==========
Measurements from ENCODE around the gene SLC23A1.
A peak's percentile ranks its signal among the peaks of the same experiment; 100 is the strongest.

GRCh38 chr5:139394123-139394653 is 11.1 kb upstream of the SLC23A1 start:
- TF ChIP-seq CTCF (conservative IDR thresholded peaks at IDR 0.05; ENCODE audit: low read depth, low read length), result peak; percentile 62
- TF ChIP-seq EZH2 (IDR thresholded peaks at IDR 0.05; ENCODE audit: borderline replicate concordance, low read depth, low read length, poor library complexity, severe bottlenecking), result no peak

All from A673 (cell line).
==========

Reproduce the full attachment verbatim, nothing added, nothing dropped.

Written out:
Measurements from ENCODE around the gene SLC23A1.
A peak's percentile ranks its signal among the peaks of the same experiment; 100 is the strongest.

GRCh38 chr5:139394123-139394653 is 11.1 kb upstream of the SLC23A1 start:
- TF ChIP-seq CTCF (conservative IDR thresholded peaks at IDR 0.05; ENCODE audit: low read depth, low read length), result peak; percentile 62
- TF ChIP-seq EZH2 (IDR thresholded peaks at IDR 0.05; ENCODE audit: borderline replicate concordance, low read depth, low read length, poor library complexity, severe bottlenecking), result no peak

All from A673 (cell line).